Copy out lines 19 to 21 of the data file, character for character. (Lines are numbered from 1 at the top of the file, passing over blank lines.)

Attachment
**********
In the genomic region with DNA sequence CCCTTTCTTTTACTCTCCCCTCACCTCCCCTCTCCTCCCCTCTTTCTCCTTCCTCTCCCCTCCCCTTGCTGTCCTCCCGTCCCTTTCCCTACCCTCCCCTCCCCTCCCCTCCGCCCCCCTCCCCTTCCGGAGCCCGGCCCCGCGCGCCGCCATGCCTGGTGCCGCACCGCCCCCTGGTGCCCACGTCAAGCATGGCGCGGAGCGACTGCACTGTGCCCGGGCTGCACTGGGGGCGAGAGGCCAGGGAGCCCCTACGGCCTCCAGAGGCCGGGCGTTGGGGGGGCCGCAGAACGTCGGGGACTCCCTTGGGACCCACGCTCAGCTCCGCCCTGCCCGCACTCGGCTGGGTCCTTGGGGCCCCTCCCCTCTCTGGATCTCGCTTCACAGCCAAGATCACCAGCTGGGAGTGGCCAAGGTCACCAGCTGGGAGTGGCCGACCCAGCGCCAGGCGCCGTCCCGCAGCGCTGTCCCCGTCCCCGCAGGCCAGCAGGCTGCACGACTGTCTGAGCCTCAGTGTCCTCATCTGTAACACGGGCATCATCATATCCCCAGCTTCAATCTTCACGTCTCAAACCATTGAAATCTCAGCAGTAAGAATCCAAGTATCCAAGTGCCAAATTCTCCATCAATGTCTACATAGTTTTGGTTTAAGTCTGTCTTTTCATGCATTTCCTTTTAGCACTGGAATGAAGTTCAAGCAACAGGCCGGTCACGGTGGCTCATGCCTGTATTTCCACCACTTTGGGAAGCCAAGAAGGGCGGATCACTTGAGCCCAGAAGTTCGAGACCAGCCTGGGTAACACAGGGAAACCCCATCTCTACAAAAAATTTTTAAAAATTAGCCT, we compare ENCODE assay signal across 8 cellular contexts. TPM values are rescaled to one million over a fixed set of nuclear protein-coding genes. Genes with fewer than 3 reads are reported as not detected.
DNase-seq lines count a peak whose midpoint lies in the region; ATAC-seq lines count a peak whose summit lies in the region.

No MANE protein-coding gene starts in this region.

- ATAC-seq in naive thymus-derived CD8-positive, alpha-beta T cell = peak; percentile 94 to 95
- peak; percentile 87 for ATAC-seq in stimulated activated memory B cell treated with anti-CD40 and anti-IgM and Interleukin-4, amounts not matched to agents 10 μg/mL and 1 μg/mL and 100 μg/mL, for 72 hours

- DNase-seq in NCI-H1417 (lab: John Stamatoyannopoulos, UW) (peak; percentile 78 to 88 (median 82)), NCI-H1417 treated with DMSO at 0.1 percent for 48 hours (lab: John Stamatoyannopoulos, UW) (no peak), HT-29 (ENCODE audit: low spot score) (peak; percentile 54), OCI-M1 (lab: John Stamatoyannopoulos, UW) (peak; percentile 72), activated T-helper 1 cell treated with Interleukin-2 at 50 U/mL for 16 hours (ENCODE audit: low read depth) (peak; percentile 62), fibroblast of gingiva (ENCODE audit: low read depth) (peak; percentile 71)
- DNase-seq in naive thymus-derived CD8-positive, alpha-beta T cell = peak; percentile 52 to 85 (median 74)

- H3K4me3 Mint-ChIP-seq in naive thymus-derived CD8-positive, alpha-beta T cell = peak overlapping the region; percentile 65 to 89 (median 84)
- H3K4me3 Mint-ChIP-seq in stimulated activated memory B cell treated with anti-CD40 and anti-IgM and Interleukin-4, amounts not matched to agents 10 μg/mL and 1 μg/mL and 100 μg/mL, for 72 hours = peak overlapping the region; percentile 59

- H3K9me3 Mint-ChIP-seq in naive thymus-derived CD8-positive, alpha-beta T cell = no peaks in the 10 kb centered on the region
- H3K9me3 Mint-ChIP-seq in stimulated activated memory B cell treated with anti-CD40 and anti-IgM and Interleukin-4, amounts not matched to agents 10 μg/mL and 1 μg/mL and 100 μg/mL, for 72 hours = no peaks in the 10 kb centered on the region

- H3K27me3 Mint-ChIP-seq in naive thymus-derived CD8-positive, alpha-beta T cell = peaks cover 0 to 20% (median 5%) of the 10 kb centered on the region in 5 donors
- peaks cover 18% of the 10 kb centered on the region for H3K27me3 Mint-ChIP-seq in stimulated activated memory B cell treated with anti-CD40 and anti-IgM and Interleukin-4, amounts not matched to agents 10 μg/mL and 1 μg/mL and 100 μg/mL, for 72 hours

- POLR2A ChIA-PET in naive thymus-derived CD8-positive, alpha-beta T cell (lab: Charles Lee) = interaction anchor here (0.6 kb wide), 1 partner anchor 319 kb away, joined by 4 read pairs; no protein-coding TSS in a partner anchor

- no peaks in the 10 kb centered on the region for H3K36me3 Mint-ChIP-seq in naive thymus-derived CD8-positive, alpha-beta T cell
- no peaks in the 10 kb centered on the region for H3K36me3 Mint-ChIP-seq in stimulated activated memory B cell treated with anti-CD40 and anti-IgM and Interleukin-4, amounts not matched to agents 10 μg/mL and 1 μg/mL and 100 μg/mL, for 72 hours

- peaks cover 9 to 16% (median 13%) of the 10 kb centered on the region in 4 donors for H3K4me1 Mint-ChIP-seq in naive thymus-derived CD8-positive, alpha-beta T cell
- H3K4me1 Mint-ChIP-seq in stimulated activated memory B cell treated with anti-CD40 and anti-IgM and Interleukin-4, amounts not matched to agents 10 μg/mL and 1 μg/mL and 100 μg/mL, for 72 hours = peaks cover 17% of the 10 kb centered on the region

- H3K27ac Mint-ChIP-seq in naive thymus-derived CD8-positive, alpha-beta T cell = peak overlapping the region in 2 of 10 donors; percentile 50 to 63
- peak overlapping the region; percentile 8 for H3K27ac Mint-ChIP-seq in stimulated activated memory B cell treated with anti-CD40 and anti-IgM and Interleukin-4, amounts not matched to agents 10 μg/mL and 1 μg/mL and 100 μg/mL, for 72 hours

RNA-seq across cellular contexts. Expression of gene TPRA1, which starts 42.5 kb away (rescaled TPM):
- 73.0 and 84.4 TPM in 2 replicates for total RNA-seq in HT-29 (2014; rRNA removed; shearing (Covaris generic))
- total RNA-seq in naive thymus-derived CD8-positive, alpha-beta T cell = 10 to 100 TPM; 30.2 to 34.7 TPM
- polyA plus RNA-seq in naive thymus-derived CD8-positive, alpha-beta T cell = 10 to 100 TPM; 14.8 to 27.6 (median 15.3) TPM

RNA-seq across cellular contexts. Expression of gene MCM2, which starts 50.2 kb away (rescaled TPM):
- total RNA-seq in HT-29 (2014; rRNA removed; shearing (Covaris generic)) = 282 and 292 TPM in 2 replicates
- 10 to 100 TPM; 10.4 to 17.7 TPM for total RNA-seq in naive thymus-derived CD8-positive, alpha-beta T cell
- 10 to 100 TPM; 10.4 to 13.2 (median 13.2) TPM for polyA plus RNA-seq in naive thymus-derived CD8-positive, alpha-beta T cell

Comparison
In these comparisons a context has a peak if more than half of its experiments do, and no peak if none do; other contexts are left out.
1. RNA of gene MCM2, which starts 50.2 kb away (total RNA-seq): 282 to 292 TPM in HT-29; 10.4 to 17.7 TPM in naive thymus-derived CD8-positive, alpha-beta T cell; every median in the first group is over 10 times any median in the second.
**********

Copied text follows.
- H3K27ac Mint-ChIP-seq in naive thymus-derived CD8-positive, alpha-beta T cell = peak overlapping the region in 2 of 10 donors; percentile 50 to 63
- peak overlapping the region; percentile 8 for H3K27ac Mint-ChIP-seq in stimulated activated memory B cell treated with anti-CD40 and anti-IgM and Interleukin-4, amounts not matched to agents 10 μg/mL and 1 μg/mL and 100 μg/mL, for 72 hours

RNA-seq across cellular contexts. Expression of gene TPRA1, which starts 42.5 kb away (rescaled TPM):